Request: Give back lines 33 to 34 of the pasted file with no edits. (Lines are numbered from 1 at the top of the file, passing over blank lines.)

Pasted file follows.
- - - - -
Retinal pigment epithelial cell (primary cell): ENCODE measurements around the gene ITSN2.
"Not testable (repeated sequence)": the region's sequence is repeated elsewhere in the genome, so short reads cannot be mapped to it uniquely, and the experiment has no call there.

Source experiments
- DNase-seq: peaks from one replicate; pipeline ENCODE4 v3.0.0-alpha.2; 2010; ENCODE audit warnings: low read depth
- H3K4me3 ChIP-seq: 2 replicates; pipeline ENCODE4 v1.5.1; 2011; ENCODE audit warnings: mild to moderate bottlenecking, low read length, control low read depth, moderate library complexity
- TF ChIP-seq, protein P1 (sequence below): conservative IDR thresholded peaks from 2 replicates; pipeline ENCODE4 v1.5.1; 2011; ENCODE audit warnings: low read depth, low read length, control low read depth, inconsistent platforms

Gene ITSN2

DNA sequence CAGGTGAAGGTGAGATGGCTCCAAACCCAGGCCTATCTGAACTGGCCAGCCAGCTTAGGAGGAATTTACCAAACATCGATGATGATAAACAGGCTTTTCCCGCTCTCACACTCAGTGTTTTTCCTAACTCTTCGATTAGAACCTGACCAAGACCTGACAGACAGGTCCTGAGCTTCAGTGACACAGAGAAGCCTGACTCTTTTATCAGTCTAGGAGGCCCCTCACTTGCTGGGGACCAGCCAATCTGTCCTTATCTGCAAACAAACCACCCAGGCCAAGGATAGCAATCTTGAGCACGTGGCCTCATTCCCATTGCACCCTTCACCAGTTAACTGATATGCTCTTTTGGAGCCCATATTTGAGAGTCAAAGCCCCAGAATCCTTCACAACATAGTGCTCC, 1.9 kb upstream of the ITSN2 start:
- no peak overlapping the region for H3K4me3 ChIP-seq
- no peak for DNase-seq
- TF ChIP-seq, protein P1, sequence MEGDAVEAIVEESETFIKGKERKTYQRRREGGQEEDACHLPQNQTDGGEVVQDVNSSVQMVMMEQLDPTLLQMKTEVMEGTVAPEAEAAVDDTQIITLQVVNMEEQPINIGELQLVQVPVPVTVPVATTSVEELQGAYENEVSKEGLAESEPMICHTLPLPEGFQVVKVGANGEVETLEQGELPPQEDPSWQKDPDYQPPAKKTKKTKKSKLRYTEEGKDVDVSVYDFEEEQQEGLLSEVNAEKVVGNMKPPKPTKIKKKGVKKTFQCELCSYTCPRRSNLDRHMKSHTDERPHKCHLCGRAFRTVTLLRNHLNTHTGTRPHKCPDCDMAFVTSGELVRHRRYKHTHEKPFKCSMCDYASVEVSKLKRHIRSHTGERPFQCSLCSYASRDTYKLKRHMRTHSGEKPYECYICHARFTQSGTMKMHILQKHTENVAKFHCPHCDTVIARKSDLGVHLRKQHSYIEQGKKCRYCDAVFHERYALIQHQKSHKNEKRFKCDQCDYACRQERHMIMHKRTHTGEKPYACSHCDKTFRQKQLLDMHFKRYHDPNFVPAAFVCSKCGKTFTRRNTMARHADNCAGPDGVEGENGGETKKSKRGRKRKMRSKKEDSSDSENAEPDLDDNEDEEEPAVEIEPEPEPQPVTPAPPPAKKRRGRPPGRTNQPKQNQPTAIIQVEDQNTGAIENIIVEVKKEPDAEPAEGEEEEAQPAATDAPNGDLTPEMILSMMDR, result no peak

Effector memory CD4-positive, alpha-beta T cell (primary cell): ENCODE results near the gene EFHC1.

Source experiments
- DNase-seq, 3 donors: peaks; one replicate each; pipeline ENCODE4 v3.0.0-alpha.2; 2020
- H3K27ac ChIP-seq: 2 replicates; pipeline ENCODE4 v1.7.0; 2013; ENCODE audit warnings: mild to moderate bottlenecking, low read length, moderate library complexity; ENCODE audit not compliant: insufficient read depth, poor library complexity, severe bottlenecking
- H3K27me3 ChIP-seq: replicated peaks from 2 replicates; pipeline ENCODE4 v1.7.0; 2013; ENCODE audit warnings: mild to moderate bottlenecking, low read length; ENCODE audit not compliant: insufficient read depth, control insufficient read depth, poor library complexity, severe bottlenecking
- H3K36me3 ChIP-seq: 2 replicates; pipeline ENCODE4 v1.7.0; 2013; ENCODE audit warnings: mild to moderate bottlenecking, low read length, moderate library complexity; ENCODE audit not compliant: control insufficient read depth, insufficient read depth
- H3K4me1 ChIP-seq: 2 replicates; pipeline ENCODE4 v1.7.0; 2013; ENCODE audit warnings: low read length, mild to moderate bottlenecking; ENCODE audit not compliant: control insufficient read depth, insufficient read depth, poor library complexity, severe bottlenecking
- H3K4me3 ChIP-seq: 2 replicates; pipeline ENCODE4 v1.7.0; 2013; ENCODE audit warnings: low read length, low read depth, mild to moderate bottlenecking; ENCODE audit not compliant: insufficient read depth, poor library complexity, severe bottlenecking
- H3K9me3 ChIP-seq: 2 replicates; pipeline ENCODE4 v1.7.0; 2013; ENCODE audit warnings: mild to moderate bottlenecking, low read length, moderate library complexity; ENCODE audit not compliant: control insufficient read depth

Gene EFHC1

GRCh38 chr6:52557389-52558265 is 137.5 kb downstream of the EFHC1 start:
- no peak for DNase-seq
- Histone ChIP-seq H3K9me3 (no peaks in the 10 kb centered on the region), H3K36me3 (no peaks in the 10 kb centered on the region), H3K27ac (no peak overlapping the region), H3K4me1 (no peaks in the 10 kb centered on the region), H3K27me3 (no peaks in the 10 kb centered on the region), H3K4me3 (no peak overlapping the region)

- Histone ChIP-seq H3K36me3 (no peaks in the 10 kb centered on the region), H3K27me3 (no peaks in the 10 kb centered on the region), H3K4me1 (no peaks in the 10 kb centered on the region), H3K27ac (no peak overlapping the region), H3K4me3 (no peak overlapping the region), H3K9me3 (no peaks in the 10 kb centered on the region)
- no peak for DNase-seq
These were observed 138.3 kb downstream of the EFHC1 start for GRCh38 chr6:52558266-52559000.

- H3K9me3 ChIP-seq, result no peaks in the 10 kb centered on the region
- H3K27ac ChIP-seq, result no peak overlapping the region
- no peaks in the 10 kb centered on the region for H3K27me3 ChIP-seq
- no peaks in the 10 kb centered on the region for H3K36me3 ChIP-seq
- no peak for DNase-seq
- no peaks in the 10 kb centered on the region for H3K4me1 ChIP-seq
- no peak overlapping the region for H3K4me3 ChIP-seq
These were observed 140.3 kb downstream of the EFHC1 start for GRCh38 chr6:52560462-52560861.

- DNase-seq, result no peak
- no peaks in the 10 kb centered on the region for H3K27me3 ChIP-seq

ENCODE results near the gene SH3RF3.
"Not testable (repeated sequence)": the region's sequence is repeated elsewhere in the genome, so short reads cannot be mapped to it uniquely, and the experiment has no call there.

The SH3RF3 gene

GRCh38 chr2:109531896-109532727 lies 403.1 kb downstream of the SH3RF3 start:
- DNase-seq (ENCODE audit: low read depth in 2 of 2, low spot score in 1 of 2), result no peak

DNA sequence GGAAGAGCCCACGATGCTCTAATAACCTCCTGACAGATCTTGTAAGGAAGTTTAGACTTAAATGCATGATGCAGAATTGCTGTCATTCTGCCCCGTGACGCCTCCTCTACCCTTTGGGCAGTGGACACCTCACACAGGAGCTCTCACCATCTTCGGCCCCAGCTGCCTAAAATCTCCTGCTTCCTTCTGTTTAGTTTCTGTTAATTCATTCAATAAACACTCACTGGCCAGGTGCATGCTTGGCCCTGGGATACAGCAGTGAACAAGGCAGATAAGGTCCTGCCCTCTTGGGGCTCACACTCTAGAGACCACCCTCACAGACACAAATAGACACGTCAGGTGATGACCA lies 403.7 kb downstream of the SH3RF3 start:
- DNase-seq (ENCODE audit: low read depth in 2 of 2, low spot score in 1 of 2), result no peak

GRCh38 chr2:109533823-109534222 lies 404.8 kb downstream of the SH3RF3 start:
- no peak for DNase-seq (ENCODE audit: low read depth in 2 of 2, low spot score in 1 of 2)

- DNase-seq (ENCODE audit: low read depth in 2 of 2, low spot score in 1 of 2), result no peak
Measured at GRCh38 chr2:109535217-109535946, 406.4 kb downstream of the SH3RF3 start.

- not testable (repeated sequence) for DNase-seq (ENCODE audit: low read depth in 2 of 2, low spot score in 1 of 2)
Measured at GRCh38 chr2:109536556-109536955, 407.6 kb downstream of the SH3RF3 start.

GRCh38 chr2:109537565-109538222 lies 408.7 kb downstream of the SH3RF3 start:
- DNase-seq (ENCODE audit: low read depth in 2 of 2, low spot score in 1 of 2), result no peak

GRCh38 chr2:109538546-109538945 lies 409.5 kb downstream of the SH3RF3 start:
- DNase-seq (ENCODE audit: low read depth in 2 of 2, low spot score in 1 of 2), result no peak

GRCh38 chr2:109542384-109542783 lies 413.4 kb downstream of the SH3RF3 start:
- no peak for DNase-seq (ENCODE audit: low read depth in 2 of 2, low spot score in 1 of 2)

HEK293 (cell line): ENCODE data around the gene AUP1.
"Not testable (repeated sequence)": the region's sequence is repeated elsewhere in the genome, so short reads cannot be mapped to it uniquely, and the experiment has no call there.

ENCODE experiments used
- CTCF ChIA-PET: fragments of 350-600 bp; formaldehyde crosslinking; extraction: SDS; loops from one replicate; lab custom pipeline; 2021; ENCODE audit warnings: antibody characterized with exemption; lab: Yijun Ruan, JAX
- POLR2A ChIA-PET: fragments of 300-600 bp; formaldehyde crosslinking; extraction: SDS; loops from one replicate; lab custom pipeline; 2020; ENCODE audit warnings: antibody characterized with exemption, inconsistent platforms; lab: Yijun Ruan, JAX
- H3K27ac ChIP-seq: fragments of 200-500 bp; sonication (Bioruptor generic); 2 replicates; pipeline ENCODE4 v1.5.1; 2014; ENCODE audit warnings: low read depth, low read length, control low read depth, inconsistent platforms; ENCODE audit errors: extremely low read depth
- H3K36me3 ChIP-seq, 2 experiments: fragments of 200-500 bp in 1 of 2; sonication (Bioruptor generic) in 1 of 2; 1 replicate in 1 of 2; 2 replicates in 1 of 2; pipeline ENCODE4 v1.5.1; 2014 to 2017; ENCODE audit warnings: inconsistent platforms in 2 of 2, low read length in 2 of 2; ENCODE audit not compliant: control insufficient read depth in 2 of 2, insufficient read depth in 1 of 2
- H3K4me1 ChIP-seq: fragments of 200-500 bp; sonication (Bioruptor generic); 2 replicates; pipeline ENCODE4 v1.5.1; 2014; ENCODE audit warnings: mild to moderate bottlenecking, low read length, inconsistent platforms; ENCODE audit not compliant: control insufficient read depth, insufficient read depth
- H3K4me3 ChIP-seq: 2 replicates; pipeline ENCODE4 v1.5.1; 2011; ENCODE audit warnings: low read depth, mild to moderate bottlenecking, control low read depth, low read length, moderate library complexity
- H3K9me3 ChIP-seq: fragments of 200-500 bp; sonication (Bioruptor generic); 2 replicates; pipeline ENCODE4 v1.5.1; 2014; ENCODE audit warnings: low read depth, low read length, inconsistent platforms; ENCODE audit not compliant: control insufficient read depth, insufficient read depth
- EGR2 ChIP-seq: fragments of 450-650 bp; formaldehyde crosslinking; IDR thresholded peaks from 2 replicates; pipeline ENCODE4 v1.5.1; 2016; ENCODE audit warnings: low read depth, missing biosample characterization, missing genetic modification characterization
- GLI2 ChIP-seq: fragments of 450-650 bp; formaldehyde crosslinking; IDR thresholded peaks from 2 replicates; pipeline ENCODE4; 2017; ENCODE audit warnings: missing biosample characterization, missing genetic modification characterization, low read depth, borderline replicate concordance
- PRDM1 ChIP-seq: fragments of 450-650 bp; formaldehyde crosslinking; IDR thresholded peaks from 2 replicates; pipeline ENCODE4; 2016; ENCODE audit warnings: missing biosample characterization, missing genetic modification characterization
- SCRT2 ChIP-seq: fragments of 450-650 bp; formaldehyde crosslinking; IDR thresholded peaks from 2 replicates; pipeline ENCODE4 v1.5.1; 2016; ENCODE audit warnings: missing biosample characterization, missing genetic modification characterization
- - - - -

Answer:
- no peaks in the 10 kb centered on the region for H3K4me1 ChIP-seq
- no peak overlapping the region for H3K4me3 ChIP-seq